But until the hearings, Lederer said: "I won't support any major road improvements in the city unless it can be positive, aesthetically. I'm just not going to pave over the City of Fairfax."
Improving the mix of residential and commercial businesses in the city, said candidate Gene P. Moore, 52, is another vital issue in this year's council race. He said the city needs more retail and service industries, such as bakeries, delicatessans and small shops, to better serve its 20,800 residents.
Moore said the way to untangle the city's traffic problems is through traffic improvements, such as a new signal system, more crosswalks and intersection improvements.
Patrick A. Rodio, 69, said commercial expansion and redevelopment are central themes in his campaign. Rodio cited "blight and unsightly areas along the highways" as justifying tighter design controls over future buildings.
"Ten years from now, I want to see a solid economically balanced residential and commercial area of the clean variety," Rodio said. "The key is design."
Candidate Glenn L. White expressed anger at the number of commercial rezonings that have occurred in Fairfax City in the past several years. He said that each time a new commercial development builds on formerly residentially zoned property, "it generates thousands more auto trips per day, and you wind up with increased congestion and road deterioration."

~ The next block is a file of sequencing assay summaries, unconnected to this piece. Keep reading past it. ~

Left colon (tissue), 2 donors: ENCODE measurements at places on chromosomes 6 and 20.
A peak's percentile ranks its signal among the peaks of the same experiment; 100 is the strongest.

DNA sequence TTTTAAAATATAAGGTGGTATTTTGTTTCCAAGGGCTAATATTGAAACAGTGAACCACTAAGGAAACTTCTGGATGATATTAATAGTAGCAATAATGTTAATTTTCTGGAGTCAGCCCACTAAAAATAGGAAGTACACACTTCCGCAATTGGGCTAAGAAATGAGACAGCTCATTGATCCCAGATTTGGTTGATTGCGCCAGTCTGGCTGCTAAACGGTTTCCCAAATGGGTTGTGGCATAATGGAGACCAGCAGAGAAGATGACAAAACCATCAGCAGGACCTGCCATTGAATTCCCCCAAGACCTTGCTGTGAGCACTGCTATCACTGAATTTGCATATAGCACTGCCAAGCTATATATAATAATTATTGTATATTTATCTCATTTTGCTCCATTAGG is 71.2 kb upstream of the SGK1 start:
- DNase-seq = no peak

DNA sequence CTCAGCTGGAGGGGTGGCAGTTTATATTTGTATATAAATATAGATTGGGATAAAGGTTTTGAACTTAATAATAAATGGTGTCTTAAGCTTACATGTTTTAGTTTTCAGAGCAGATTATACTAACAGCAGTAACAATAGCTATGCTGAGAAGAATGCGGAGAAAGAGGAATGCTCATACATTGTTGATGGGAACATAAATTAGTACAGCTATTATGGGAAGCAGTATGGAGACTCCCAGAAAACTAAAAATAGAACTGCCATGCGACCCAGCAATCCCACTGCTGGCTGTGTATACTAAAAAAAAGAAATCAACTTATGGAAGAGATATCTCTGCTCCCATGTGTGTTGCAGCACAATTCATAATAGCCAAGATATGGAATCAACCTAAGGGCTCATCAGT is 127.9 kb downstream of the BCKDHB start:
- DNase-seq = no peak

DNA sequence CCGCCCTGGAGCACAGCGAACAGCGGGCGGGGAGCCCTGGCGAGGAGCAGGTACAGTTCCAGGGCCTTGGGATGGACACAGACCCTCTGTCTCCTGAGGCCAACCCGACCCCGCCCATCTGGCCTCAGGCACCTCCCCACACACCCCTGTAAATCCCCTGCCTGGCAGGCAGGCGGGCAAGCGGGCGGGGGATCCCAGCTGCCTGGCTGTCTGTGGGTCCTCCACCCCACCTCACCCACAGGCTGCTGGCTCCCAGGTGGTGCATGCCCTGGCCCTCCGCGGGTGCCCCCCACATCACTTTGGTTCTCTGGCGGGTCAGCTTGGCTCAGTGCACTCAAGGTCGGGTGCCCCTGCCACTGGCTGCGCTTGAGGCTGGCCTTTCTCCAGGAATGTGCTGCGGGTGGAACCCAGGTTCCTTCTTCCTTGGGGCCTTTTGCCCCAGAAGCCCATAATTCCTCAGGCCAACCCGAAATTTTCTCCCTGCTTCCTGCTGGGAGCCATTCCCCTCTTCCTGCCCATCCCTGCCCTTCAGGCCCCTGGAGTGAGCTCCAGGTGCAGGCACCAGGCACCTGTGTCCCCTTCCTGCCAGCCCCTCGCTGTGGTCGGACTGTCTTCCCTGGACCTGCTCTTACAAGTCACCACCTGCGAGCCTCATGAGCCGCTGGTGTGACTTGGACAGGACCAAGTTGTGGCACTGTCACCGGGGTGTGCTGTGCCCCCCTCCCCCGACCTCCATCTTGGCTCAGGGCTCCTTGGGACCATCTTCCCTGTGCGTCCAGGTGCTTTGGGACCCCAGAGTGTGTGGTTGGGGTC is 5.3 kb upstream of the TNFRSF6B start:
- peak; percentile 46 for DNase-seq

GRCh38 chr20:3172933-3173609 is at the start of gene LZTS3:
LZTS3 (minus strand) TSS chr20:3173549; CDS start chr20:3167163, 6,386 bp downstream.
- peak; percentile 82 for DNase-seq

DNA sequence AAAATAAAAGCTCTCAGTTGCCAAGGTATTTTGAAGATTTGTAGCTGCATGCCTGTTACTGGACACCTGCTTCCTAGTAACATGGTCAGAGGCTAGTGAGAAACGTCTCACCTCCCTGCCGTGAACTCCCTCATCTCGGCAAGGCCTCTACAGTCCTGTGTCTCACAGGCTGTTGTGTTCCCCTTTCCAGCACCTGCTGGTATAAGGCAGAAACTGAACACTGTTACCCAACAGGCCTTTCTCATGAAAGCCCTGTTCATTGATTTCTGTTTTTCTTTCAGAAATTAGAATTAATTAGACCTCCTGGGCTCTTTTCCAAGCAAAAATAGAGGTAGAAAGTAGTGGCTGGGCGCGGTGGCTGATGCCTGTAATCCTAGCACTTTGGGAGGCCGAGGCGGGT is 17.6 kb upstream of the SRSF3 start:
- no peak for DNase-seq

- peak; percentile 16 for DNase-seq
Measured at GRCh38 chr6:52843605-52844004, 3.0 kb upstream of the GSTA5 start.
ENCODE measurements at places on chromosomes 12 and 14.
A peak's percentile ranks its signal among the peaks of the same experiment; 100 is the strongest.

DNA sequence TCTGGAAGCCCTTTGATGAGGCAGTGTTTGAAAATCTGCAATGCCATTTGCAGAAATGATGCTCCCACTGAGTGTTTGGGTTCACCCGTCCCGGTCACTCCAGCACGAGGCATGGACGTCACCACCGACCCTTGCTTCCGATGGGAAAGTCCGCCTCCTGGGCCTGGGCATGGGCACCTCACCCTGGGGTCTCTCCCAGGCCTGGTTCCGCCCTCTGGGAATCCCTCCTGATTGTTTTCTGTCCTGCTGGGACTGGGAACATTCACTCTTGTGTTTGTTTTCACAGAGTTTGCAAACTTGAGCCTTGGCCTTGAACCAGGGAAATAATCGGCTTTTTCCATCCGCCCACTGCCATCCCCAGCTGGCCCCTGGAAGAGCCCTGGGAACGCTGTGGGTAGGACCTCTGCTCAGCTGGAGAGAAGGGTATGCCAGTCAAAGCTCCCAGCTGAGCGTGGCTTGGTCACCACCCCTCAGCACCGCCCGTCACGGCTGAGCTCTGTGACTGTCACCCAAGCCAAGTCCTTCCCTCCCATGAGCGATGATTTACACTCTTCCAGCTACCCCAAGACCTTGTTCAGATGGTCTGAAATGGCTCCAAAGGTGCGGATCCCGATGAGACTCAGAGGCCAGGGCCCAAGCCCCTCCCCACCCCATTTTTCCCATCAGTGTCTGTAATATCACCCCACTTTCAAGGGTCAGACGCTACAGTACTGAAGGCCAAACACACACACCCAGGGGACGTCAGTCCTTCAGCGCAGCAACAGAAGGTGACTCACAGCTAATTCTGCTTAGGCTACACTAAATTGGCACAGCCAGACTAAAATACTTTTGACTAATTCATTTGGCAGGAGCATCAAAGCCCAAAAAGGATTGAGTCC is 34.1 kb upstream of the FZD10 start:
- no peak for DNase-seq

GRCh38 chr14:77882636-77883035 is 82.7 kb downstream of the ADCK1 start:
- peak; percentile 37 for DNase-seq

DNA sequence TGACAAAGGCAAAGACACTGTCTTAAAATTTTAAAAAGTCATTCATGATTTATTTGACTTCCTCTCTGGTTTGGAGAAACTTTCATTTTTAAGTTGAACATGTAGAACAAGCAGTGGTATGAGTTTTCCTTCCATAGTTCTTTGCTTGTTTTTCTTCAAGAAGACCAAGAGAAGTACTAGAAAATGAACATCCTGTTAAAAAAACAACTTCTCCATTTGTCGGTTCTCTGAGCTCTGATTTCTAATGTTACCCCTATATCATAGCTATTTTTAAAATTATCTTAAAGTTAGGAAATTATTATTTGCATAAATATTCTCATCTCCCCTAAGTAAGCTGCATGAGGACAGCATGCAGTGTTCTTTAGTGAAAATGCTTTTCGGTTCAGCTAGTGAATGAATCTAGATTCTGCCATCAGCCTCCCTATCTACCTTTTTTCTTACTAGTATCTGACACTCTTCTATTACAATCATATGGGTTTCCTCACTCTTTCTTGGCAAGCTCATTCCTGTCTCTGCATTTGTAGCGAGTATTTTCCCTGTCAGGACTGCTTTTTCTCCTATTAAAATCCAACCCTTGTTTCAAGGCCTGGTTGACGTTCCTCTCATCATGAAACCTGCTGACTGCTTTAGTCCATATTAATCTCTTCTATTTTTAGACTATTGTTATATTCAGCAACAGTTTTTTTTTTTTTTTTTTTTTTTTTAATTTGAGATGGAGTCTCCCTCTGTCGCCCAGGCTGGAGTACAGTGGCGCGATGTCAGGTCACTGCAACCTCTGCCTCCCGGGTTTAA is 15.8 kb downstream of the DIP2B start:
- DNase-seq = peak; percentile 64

White, 54, said that he would like to see the city keep its quiet residential reputation, and added: "We need to elect some people who have the guts to say no to developers."
John Mason, 51, currently a member of the city's Planning Commission, said that he is unhappy with the type of businesses that have opened in the city since the recent commercial development boom. He said city officials should study ways to bring in more research and high-tech firms, "so we better complement George Mason University near us . . . . I would prefer to have less retail of the type that creates an adverse impact on residential areas, such as car dealerships and fast food restaurants."
The crucial problems in Fairfax City to candidate Dorris H. Reed, 61, are traffic and transportation. She said that she favors widening the entire length of Rte. 123, declaring that "we need to bite the bullet and do it," and added that she favors alternating University Drive and Rte. 123 as one-way streets during weekday rush hours.
"If we can't get the people through town, then people are going to leave town," she said.
Art Von Herbulis, who recently retired from the city's police force after 20 years, said that "traffic congestion is the big thing for me."
Von Herbulis said that he would push for new left-turn lanes along certain sections of Rte. 123 and also felt that University Drive and Rte. 123 should be one-way streets during peak travel periods.
He said that he would support a move to hire more motorcycle police officers to help with such traffic problems as parking, accidents and broken signals. The council recently allocated funds to hire the city's first motorcycle officer.